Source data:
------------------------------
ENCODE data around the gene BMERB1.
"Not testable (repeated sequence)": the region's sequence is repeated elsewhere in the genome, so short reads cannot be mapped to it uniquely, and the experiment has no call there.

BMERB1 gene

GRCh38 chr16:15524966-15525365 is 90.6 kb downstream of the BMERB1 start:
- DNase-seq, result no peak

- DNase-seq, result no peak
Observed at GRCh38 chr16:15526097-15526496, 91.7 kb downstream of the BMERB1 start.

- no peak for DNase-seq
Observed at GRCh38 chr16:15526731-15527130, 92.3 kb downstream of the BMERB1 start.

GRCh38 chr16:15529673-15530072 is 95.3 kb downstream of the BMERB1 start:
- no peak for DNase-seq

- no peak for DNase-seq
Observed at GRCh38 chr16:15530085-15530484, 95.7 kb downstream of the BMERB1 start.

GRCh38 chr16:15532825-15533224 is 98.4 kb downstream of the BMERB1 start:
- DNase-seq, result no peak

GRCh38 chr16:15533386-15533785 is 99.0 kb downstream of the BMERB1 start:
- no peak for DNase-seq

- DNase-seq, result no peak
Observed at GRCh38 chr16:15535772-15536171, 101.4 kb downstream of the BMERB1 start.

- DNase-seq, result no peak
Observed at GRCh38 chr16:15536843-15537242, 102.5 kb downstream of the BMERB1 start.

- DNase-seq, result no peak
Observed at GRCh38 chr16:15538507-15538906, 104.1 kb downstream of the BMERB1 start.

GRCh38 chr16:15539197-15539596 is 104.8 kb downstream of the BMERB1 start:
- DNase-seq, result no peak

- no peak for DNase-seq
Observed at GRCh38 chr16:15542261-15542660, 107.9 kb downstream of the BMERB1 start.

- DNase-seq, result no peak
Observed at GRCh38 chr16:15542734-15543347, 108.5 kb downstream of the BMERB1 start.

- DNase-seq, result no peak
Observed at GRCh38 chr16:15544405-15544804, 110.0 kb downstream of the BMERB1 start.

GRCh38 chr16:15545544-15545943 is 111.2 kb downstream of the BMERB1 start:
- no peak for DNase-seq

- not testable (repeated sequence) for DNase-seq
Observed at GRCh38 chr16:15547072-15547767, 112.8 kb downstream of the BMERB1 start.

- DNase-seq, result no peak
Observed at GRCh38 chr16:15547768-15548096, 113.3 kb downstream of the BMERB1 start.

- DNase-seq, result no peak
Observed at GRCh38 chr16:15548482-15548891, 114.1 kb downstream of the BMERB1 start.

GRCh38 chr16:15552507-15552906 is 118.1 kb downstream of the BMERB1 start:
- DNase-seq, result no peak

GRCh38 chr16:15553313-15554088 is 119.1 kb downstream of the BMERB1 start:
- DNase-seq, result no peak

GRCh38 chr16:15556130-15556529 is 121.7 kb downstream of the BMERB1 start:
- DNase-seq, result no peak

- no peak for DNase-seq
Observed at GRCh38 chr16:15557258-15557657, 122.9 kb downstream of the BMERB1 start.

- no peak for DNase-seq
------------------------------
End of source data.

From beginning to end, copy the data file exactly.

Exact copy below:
ENCODE data around the gene BMERB1.
"Not testable (repeated sequence)": the region's sequence is repeated elsewhere in the genome, so short reads cannot be mapped to it uniquely, and the experiment has no call there.

BMERB1 gene

GRCh38 chr16:15524966-15525365 is 90.6 kb downstream of the BMERB1 start:
- DNase-seq, result no peak

- DNase-seq, result no peak
Observed at GRCh38 chr16:15526097-15526496, 91.7 kb downstream of the BMERB1 start.

- no peak for DNase-seq
Observed at GRCh38 chr16:15526731-15527130, 92.3 kb downstream of the BMERB1 start.

GRCh38 chr16:15529673-15530072 is 95.3 kb downstream of the BMERB1 start:
- no peak for DNase-seq

- no peak for DNase-seq
Observed at GRCh38 chr16:15530085-15530484, 95.7 kb downstream of the BMERB1 start.

GRCh38 chr16:15532825-15533224 is 98.4 kb downstream of the BMERB1 start:
- DNase-seq, result no peak

GRCh38 chr16:15533386-15533785 is 99.0 kb downstream of the BMERB1 start:
- no peak for DNase-seq

- DNase-seq, result no peak
Observed at GRCh38 chr16:15535772-15536171, 101.4 kb downstream of the BMERB1 start.

- DNase-seq, result no peak
Observed at GRCh38 chr16:15536843-15537242, 102.5 kb downstream of the BMERB1 start.

- DNase-seq, result no peak
Observed at GRCh38 chr16:15538507-15538906, 104.1 kb downstream of the BMERB1 start.

GRCh38 chr16:15539197-15539596 is 104.8 kb downstream of the BMERB1 start:
- DNase-seq, result no peak

- no peak for DNase-seq
Observed at GRCh38 chr16:15542261-15542660, 107.9 kb downstream of the BMERB1 start.

- DNase-seq, result no peak
Observed at GRCh38 chr16:15542734-15543347, 108.5 kb downstream of the BMERB1 start.

- DNase-seq, result no peak
Observed at GRCh38 chr16:15544405-15544804, 110.0 kb downstream of the BMERB1 start.

GRCh38 chr16:15545544-15545943 is 111.2 kb downstream of the BMERB1 start:
- no peak for DNase-seq

- not testable (repeated sequence) for DNase-seq
Observed at GRCh38 chr16:15547072-15547767, 112.8 kb downstream of the BMERB1 start.

- DNase-seq, result no peak
Observed at GRCh38 chr16:15547768-15548096, 113.3 kb downstream of the BMERB1 start.

- DNase-seq, result no peak
Observed at GRCh38 chr16:15548482-15548891, 114.1 kb downstream of the BMERB1 start.

GRCh38 chr16:15552507-15552906 is 118.1 kb downstream of the BMERB1 start:
- DNase-seq, result no peak

GRCh38 chr16:15553313-15554088 is 119.1 kb downstream of the BMERB1 start:
- DNase-seq, result no peak

GRCh38 chr16:15556130-15556529 is 121.7 kb downstream of the BMERB1 start:
- DNase-seq, result no peak

- no peak for DNase-seq
Observed at GRCh38 chr16:15557258-15557657, 122.9 kb downstream of the BMERB1 start.

- no peak for DNase-seq